Commissioned by the Resolution Foundation and funded by the Health Foundation, this survey of 6,100 adults explores experiences of worklessness throughout the Covid-19 pandemic. The results reveal concerning implications of the pandemic on future employment prospects of young people in the UK.
There was a significant downturn in youth employment at the start of the pandemic and during the initial periods of lockdown in 2020. Employment prospects for 18-24 year olds improved by spring 2021, however, and this research survey determined why. First was the introduction of the Coronavirus Job Retention Scheme which helped young employees keep jobs that could have otherwise been at risk. Second is the quick re-entry of younger workers on temporary or insecure contracts into job sectors that were closed during lockdown. Third is that 3% more 18-24 year olds moved into full time education following the pandemic outbreak.
As might be expected, the largest factor in rates of worklessness during the pandemic was the type of work that people were engaged in. People employed in the arts and hospitality, for example, whose industries were largely closed during lockdown were 49% more likely to be out of work for a period of 3 or more months during the pandemic compared to other sectors which averaged at 18%.
Race and graduate status are two factors in addition to age that appear to have impacted on worklessness brought by the pandemic. 28% of young people from Black and minority ethnic groups who were employed prior to the pandemic experienced worklessness during lockdown, as opposed to 22% of white people in the same age group. Graduates aged 18-34 also lost work due to Covid at a lower rate (19%) compared to those who were non-graduates (30%).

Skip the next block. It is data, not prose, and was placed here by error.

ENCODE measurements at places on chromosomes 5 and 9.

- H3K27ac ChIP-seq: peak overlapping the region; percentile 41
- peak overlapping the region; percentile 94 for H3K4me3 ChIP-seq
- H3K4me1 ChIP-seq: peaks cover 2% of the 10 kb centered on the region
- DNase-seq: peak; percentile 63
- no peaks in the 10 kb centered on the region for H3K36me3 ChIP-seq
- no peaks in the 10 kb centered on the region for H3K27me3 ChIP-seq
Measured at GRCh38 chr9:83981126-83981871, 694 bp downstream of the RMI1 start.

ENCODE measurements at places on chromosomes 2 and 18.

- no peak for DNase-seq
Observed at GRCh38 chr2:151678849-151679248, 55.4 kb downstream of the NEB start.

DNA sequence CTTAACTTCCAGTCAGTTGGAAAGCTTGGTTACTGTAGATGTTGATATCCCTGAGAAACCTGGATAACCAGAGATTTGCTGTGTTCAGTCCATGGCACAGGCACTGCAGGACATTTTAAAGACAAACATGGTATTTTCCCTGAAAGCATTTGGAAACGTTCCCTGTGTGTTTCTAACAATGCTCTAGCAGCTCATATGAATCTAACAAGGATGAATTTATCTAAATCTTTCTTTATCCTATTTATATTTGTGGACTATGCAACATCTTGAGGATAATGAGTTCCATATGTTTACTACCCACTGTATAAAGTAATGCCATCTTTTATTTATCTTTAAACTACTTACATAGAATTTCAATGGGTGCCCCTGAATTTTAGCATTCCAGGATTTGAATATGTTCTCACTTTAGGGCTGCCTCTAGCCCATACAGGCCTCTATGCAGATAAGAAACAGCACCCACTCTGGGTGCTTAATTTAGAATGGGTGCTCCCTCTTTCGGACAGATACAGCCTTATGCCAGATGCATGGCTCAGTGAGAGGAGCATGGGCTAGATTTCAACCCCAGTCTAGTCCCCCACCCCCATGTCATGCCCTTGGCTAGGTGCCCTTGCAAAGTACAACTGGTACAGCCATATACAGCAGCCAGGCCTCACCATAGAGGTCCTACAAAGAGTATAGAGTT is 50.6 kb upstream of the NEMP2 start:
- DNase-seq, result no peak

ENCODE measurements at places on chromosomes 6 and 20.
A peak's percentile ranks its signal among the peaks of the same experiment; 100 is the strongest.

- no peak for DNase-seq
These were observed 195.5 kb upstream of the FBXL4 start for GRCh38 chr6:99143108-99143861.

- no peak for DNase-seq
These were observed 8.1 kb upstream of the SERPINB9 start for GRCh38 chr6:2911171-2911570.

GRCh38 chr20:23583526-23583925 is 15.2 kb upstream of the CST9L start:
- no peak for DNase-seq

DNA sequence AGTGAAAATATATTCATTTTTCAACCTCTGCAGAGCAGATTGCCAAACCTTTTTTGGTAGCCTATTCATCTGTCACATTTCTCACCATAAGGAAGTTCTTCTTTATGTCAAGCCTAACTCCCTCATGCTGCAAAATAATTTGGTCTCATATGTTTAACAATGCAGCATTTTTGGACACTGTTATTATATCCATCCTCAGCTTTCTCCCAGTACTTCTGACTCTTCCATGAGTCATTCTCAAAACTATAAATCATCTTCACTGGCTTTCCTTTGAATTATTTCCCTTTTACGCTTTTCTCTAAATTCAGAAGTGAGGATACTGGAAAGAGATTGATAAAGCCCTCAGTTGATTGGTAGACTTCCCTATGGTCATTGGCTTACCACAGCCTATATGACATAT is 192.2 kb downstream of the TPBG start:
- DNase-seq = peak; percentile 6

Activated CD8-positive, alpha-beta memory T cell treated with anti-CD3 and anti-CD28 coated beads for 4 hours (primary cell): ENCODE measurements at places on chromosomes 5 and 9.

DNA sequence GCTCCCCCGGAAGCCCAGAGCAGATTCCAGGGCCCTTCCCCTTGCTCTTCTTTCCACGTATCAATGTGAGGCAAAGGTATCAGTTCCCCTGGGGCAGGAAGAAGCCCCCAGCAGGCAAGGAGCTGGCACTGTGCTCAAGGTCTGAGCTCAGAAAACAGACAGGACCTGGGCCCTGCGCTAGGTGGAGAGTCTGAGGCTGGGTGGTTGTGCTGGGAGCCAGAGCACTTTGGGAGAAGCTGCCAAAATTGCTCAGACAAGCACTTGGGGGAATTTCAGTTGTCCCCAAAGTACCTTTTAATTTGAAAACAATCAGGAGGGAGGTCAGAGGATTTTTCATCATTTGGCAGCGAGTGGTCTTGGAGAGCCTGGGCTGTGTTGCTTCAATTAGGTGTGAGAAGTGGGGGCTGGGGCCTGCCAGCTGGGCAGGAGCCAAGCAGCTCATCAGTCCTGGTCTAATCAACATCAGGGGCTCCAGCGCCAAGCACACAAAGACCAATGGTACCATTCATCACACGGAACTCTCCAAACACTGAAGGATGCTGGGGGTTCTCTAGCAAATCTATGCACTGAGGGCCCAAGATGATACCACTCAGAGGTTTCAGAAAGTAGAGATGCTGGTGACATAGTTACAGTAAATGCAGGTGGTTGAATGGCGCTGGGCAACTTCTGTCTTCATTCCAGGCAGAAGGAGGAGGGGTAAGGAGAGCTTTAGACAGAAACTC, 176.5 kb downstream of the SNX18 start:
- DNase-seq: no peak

While unemployment has now dipped to a lower rate for 18-24 year olds than before the start of the pandemic, one third of young people have already experienced periods of unemployment which could lead to issues with employability further down the line. Of those who experienced unemployment and have since returned to work after the pandemic, one third are in insecure employment, such as zero hour or short-term contracts. This is additionally worrying as research shows a strong correlation between periods of worklessness, job insecurity, and poor quality of work with an increase in mental health problems. Results from the survey show the proportion of young people with a common mental health disorder increased between May and October from 47% to 51%.
One of the key takeaways from this research is that ongoing efforts need to be made to ensure the long term impacts of lockdown unemployment for young people are minimal. To prevent a further decline in mental health and to guarantee stable job opportunities in the future, local employment and government support services must do more to protect the next generation of workers.